Sunday, April 22, 2012

Eagle's Nest Airport (W13): Waynesboro's residential airports 1 of 7 in Virginia

Inventor Ron Browne and neighbor Tony Dewald, right, stand around the front of Browne's airplane.

Airport manager John Trissel said airport dog, Lexie, is the queen of the airport lounge. The Eagle's Nest Airport community is home to a tight-knit community of mostly pilots who own airplanes.
 / Pat Jarrett/The News Leader

 Ron Browne's garage has a fabricating shop as well as his lawnmower and airplane.

Golfers live in golf communities because they love golfing, so it's no surprise pilots sometimes live on airports because they love flying. A dozen or so local pilots call Waynesboro's Eagle's Nest Airport home. Eagle's Nest is one of 600 residential airports nationwide; one of just seven in Virginia. Eagle's Nest might be a small airport, but it is a big part of the local economy.

The nation loses hundreds, if not thousands, of small, public use airports a year. Non-airline pilots, who by regulation have to remain current, in some cases drive 30 to 50 miles to get to a general aviation airport to rent an aircraft or access a personal one. Fuel prices — for your car and your airplane — are often prohibitive. A pilot might decide not to make the long drive for that reason.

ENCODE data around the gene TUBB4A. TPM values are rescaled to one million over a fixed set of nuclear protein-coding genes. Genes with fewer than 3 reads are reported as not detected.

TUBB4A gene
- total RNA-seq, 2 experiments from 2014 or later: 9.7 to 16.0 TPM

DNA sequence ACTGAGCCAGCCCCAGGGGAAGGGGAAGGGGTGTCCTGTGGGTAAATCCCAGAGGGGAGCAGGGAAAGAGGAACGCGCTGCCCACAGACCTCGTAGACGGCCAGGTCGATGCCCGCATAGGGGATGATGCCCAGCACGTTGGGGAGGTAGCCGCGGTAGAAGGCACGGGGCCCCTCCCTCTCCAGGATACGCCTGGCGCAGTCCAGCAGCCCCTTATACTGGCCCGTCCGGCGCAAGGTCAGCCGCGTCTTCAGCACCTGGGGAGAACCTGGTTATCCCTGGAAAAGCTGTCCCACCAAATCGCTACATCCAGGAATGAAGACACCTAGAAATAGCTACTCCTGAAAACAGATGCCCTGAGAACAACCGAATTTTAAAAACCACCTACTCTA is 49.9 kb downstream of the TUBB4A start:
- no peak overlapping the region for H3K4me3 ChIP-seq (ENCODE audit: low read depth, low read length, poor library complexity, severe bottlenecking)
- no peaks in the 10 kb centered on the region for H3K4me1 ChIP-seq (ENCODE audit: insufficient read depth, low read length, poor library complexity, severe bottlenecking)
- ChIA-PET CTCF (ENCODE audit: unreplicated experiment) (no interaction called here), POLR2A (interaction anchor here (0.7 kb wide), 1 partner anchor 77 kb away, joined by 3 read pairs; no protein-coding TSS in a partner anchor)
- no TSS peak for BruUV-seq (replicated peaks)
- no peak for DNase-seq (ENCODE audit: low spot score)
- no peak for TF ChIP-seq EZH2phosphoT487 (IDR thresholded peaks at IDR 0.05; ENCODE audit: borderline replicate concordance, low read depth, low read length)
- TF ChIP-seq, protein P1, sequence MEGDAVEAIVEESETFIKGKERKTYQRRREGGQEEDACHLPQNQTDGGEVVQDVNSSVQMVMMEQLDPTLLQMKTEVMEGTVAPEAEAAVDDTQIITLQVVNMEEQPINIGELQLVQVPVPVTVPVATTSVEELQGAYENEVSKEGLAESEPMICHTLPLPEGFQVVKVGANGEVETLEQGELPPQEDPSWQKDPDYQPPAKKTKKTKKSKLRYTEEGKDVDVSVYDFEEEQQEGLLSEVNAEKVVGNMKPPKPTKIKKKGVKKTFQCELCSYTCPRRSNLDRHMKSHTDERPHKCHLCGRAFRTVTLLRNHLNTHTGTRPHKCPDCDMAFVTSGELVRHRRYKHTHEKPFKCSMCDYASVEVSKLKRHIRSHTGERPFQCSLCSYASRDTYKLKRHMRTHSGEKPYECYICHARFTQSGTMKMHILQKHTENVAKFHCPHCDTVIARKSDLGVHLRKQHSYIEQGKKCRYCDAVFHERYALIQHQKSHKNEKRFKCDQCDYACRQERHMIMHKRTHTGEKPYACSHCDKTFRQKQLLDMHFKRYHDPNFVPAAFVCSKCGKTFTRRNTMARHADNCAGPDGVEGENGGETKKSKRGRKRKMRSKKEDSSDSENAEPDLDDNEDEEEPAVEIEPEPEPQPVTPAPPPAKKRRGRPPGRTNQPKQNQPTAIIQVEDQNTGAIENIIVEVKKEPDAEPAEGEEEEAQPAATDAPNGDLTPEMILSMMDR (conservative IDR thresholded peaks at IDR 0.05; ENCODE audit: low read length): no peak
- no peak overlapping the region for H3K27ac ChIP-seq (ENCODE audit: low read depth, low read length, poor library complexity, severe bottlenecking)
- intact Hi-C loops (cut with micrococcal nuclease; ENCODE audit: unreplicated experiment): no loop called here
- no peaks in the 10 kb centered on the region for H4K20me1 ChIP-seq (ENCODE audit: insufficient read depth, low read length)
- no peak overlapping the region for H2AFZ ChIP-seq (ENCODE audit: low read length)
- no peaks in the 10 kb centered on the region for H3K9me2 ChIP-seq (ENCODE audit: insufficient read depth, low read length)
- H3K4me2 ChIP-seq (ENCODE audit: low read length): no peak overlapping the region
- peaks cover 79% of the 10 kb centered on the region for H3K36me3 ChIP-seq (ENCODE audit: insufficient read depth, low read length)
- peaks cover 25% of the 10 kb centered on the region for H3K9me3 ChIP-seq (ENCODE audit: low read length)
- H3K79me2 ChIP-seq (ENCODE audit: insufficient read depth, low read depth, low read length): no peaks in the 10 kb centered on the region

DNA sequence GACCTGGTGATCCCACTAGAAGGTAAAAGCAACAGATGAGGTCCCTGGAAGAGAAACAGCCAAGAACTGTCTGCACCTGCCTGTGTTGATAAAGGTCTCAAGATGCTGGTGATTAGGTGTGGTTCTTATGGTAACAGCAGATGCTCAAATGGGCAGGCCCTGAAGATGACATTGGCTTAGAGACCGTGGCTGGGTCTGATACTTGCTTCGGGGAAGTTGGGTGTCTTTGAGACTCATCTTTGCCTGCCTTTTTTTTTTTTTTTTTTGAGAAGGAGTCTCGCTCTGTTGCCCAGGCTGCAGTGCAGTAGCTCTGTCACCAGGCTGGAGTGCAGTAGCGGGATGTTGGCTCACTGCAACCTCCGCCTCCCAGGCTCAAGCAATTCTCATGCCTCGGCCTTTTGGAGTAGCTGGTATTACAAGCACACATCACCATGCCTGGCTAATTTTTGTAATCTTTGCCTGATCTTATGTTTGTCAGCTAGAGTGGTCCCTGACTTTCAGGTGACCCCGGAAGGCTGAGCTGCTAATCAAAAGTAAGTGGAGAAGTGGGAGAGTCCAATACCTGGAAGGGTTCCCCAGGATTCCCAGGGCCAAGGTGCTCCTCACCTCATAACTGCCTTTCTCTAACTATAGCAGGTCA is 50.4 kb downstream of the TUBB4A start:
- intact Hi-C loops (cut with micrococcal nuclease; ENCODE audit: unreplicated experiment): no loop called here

Imagine, though, walking through your house, into the attached hangar, raising the door, hopping in your plane, and taxiing a few hundred feet to the runway for takeoff. It's every pilots' dream.

Eagle's Nest opened as a grass strip in 1954. The residential aspect of the airport began in 1990 when a residential airport developer purchased Eagle's Nest and began to sell lots. Currently, there are 12 homes with attached hangars, and the community is ready for up to 13 more. Future plans could include as many as 50 homes. The mix of residents now at Eagle's Nest include current and former airline pilots, retired engineers, and business people, but the underlying connection is they all love airplanes.